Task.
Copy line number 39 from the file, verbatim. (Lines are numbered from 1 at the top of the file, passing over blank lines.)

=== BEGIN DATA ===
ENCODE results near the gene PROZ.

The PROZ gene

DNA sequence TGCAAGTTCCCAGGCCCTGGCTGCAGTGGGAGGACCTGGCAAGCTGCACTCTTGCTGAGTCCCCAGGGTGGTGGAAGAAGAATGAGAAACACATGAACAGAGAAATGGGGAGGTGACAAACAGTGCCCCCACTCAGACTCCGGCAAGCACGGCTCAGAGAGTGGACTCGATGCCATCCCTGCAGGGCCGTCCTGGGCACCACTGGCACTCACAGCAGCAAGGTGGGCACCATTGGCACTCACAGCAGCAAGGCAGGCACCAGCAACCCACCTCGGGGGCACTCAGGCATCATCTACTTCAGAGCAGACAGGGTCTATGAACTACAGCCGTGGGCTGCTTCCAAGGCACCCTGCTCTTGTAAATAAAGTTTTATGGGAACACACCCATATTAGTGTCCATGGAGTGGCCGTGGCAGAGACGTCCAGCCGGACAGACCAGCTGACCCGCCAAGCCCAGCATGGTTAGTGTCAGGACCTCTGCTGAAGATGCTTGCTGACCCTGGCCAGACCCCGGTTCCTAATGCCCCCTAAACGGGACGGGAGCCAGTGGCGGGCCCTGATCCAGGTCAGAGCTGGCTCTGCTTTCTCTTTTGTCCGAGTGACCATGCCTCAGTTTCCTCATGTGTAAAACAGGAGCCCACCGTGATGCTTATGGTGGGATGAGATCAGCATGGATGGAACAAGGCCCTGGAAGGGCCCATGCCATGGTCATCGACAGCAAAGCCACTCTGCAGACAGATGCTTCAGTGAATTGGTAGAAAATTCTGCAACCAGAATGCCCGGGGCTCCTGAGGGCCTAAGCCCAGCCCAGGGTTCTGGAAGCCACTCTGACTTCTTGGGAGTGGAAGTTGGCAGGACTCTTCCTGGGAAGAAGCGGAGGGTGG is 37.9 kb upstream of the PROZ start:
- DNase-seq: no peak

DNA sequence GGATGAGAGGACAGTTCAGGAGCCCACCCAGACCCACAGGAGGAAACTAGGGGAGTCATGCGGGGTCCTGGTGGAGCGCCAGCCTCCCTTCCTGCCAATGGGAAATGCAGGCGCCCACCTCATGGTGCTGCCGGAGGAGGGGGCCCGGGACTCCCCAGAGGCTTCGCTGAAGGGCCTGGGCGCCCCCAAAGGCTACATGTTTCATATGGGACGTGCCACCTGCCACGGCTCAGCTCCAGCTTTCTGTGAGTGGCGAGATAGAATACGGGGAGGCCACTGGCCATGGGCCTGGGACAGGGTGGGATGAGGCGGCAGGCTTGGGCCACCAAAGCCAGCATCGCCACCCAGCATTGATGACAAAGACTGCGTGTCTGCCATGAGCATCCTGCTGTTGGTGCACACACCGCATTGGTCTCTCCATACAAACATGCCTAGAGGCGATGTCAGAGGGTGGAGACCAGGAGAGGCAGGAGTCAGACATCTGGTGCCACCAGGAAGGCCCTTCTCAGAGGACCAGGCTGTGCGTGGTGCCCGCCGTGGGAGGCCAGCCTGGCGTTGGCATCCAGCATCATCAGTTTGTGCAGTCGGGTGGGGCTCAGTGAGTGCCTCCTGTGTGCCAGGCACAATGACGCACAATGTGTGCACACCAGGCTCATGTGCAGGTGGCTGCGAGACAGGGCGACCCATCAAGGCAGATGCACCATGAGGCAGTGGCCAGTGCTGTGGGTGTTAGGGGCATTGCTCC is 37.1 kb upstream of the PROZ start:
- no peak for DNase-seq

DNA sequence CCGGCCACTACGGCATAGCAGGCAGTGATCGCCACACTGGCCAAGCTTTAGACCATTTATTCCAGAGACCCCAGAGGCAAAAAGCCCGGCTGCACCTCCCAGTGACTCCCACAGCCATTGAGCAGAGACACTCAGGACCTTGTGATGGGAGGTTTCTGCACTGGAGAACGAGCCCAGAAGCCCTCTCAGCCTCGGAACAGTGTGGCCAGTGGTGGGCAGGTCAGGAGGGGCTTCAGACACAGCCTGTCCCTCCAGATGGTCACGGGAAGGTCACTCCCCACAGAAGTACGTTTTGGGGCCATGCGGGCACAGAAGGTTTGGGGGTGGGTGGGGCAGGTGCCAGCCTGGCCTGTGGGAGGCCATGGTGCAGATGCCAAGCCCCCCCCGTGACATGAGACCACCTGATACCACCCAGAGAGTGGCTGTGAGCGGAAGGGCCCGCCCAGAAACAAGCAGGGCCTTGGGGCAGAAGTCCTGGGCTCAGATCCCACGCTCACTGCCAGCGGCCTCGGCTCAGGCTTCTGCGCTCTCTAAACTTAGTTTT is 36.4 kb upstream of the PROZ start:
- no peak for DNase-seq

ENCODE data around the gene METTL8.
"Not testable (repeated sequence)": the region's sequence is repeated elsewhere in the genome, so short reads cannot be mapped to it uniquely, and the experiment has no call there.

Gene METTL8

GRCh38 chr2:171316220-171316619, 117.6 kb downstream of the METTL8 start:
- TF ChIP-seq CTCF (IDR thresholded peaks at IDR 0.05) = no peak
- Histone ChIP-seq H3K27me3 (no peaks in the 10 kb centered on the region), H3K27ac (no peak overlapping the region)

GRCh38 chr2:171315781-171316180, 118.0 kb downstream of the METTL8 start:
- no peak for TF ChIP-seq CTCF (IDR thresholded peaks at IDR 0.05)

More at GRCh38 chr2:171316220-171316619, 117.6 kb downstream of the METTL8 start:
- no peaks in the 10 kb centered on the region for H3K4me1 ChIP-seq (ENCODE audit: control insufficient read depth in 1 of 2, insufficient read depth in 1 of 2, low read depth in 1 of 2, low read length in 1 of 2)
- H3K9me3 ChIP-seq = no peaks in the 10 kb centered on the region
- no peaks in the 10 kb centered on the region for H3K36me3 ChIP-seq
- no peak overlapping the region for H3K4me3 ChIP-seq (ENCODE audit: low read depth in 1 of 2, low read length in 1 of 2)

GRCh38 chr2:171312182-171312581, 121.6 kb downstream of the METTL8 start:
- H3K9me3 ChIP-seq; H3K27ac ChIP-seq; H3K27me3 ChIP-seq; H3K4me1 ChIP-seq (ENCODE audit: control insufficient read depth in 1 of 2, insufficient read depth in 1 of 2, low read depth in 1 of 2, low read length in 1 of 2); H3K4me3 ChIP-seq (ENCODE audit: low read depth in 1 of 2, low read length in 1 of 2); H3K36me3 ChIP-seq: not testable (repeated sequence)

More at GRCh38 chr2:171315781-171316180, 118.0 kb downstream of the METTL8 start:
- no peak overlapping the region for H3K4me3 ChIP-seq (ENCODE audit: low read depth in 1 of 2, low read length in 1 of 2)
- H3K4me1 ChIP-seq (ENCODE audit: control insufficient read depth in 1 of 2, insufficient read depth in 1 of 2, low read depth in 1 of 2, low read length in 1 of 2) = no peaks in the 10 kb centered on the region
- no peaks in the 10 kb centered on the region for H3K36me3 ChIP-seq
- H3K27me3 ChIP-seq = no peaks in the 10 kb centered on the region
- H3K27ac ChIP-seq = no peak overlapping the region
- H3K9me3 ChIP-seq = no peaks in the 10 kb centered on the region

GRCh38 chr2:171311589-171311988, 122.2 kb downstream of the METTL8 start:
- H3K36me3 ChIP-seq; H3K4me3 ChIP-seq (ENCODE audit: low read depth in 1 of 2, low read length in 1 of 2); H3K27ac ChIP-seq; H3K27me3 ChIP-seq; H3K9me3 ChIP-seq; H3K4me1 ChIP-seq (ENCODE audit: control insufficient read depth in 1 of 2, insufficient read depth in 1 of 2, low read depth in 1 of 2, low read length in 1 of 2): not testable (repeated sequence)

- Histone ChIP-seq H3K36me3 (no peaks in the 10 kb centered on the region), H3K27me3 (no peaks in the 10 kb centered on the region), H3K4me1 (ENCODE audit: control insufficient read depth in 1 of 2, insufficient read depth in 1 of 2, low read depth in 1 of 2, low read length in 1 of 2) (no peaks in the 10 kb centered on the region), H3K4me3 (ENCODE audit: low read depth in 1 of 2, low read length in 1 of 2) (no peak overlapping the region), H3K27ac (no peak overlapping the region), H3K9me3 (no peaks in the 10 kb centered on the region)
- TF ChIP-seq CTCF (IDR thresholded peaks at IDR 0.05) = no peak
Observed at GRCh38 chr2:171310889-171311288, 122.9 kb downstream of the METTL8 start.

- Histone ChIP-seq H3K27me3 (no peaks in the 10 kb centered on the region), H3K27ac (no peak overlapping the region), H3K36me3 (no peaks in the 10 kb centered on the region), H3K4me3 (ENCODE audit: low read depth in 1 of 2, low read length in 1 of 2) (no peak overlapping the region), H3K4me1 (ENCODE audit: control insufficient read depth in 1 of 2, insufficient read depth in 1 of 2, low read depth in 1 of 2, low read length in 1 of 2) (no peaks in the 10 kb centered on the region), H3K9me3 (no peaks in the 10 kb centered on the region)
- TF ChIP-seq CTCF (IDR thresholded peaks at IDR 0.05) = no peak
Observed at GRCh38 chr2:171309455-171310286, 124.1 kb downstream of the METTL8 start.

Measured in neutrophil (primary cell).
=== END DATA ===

Measured in neutrophil (primary cell).